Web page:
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Fabian Núñez, a California politician who needs to go

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Núñez represents downtown Los Angeles, to the south of, and East LA in the state assembly. It is rumored he wants to run for Mayor.

It is not like Democrat Fabian Núñez, Speaker of the California State Assembly, is some bogus politician with bad intentions and total self-serving motives. I am not going to argue with him for looking into universal preschool, high speed rail and global warming solutions for California; in fact, I applaud those efforts. Yet, the recent LA Times investigative exposé on the 46th District Assemblyman's luxurious world travels paid for by campaign funds is starting to boil my blood.

The spending, listed in mandatory filings with the state, includes $47,412 on United, Lufthansa and Air France airlines this year; $8,745 at the exclusive Hotel Arts in Barcelona, Spain; $5,149 for a "meeting" at Cave L'Avant Garde, a wine seller in the Bordeaux region of France; a total of $2,562 for two "office expenses" at Vuitton, two years apart; and $1,795 for a "meeting" at Le Grand Colbert, a venerable Parisian restaurant. Nuñez also spent $2,934 at Colosseum Travel in Rome, and paid $505 to the European airline Spanair.

Other expenses are closer to home: a $1,715 meeting at Asia de Cuba restaurant in West Hollywood; a $317 purchase at upscale Pavilion Salon Shoes in Sacramento; a $2,428 meeting at 58 Degrees and Holding, a Sacramento wine bar and bistro; and $800 spent at Dollar Rent a Car in Kihei, Hawaii.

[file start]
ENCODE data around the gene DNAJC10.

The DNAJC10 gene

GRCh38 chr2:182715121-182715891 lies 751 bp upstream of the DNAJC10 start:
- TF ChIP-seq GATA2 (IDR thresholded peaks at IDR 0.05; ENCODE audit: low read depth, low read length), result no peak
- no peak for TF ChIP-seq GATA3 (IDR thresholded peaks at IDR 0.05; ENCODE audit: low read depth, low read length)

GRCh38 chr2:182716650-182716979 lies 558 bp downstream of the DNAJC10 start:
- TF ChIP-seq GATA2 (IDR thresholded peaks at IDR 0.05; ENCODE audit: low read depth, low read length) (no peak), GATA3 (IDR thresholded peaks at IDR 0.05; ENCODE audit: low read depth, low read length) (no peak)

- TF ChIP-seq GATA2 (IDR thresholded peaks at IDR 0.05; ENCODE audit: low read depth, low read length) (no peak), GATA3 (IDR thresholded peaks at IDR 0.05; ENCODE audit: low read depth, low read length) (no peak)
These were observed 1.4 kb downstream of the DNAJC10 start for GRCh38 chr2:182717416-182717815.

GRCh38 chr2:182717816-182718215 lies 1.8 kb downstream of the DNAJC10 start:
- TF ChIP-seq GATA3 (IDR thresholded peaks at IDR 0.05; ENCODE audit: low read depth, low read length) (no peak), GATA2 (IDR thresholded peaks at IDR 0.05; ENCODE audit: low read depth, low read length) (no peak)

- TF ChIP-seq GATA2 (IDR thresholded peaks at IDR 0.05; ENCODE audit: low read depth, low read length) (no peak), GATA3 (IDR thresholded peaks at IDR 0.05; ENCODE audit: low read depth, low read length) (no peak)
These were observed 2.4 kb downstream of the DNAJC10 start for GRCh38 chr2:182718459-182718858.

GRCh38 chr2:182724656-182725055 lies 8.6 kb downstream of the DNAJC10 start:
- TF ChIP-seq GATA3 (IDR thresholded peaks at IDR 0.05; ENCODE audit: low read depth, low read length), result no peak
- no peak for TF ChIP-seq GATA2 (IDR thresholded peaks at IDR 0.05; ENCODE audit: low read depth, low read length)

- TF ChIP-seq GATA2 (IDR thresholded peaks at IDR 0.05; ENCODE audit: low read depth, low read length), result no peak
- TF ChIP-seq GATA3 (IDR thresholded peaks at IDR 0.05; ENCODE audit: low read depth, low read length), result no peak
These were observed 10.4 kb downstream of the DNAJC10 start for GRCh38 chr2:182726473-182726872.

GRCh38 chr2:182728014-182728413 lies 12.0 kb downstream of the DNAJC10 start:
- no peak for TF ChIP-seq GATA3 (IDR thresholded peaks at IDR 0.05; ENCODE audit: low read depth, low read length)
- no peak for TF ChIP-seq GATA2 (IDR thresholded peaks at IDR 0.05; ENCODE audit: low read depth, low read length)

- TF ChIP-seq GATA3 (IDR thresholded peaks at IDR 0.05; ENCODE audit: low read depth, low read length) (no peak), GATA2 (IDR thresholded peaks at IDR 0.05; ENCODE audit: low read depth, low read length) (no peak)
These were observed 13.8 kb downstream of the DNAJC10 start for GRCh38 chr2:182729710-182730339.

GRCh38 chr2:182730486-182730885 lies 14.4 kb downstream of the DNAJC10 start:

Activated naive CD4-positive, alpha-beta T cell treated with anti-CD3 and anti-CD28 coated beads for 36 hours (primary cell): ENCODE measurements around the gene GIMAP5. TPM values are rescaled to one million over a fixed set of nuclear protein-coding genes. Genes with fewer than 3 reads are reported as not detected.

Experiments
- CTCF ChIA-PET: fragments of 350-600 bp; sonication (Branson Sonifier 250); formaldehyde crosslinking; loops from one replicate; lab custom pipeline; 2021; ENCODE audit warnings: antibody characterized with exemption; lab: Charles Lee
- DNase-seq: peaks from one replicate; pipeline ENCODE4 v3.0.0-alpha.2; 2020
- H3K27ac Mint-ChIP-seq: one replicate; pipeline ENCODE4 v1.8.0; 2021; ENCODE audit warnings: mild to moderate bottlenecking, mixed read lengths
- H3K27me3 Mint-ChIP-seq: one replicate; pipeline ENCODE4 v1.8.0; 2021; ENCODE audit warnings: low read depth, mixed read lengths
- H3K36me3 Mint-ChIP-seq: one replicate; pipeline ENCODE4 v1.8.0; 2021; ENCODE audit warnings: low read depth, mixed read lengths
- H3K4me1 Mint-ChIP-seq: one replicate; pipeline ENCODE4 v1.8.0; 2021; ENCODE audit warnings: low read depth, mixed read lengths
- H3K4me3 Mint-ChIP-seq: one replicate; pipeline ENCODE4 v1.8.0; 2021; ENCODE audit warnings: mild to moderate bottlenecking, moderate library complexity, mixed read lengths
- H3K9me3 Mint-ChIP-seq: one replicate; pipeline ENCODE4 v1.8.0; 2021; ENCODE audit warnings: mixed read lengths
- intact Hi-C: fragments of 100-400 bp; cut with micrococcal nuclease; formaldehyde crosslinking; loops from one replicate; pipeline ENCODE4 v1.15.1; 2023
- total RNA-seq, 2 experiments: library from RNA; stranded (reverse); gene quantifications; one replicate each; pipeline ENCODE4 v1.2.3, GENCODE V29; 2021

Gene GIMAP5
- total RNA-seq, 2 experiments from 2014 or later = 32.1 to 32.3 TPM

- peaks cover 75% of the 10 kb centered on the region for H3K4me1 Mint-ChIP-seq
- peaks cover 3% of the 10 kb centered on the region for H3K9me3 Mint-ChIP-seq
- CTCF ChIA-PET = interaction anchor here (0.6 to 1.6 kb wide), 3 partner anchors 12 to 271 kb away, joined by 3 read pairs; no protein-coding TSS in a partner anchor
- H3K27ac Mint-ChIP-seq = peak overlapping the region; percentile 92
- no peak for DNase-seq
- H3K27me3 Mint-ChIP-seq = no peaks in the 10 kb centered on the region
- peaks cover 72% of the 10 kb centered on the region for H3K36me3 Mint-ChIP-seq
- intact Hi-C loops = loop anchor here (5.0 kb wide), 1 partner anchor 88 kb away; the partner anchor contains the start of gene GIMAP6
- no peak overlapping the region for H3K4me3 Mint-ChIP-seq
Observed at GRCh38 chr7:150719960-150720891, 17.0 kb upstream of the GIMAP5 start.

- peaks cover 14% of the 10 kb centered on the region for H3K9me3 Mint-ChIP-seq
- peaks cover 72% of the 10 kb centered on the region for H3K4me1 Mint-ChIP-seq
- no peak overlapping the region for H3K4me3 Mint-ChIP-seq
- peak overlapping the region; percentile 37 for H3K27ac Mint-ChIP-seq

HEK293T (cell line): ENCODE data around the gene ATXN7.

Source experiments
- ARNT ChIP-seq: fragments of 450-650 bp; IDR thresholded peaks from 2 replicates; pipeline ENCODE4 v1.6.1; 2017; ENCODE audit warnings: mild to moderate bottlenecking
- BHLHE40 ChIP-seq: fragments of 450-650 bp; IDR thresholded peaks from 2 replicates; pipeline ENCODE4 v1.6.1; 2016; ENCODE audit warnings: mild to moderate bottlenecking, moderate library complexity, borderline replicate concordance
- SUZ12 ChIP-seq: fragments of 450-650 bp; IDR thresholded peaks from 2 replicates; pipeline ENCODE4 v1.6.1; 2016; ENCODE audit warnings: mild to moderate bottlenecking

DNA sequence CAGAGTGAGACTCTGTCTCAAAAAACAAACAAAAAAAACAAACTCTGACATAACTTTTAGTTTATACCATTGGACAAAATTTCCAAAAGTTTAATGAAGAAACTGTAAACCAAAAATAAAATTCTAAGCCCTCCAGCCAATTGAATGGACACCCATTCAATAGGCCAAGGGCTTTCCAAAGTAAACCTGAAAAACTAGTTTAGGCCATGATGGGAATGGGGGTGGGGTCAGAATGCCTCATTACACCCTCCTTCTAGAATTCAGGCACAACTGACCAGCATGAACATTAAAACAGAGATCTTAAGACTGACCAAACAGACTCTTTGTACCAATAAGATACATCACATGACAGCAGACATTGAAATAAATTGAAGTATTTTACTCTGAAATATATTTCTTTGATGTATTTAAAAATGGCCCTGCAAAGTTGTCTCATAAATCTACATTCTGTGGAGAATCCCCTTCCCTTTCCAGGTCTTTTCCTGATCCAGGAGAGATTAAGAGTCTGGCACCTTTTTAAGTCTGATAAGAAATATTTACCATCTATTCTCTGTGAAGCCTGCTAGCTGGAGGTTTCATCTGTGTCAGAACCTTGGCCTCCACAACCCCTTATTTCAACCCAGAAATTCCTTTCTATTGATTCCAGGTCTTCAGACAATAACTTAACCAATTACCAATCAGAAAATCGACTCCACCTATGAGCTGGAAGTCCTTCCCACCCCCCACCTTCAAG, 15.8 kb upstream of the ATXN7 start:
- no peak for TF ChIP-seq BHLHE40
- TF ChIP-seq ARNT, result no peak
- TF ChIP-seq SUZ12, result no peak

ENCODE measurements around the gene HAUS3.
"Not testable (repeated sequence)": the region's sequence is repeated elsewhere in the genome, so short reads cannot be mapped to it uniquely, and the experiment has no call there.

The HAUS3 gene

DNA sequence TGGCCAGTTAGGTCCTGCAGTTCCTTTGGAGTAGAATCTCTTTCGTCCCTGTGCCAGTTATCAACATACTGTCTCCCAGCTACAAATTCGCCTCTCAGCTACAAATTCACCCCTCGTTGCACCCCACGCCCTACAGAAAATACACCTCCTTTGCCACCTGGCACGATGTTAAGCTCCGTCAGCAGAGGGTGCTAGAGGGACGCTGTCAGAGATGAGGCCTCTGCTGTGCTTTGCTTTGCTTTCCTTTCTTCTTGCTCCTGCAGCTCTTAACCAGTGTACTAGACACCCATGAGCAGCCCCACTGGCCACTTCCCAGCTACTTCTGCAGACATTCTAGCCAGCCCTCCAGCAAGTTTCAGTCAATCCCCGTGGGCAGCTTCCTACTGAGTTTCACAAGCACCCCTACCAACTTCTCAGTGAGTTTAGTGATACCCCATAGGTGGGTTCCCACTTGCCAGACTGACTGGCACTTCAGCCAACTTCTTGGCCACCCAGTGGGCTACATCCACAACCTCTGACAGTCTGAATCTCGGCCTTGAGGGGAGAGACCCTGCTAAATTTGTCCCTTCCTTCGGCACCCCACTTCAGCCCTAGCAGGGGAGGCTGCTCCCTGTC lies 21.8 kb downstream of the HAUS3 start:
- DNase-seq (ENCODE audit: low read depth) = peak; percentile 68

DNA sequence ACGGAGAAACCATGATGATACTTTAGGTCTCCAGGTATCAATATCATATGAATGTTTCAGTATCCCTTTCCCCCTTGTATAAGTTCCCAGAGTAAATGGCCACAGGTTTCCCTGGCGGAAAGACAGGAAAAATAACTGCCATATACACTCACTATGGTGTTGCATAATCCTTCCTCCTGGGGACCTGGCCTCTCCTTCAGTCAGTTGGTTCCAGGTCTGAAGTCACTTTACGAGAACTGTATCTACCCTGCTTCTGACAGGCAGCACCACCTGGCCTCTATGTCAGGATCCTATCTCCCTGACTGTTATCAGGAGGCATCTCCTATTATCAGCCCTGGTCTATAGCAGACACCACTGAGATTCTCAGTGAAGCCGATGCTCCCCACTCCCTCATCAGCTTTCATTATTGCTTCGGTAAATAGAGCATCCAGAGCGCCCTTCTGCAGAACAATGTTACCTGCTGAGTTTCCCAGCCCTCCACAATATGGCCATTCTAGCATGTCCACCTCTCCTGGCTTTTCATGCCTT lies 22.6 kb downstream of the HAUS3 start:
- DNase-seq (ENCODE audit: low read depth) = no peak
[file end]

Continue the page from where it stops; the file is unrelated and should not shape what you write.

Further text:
"There's not too big a difference," [Núñez] said, "between how I live and how most middle-class people live."

While these are not tax dollars he's spending, there's still an issue here. Doug Heller of the
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Foundation for Taxpayer and Consumer Rights in Santa Monica told the Times that "when his campaigns are funding [the luxurious expenses], you have to wonder: Who does he owe for this lifestyle? That's the problem."

Good question, who does he owe? The health insurance industry is one suspect. Núñez has received $136,000 for his travel fund from health insurers and their lobbyists. He is also working with Gov. Schwarzenegger on the health insurance reform bill that would require every Californian to buy coverage, but wouldn't require insurers to cap the cost according to Carmen Balber, also of the Foundation for Taxpayer and Consumer Rights, who spoke to Steve Lopez for his Sunday column.

Lopez' must-read piece finds that some of his campaign donors are having trouble with the spending revelations:

Barry Broad, who represents the Teamsters ($15,900 in donations to Nuñez) and other labor groups, says it's hard to ask members to keep digging into their pockets for campaign donations when the working stiffs open their paper and see that Nuñez is frolicking around the world like he's playing with Monopoly money.

So what does Núñez spokeswoman Beth Willon have to say about this? She told the Times that "the expenditures were properly disclosed and described as required by law." Can we say stonewall? And should Willon, an employee of the state, be wasting tax payer dimes defending the Núñez campaign, a private entity? Nevertheless and whatever the case be, Willon should be excited to defend such questions with facts, numbers and good reason.

Her stock answer only tells the people something bony is hiding in the closet and that has something to learn from the edifications of Luke Ravenstahl, the 27-year-old Mayor of Pittsburgh. And that is reason enough for me to say "no" the next time he runs for office.

Photo by Forward Together PAC via Flickr on a Creative Commons License

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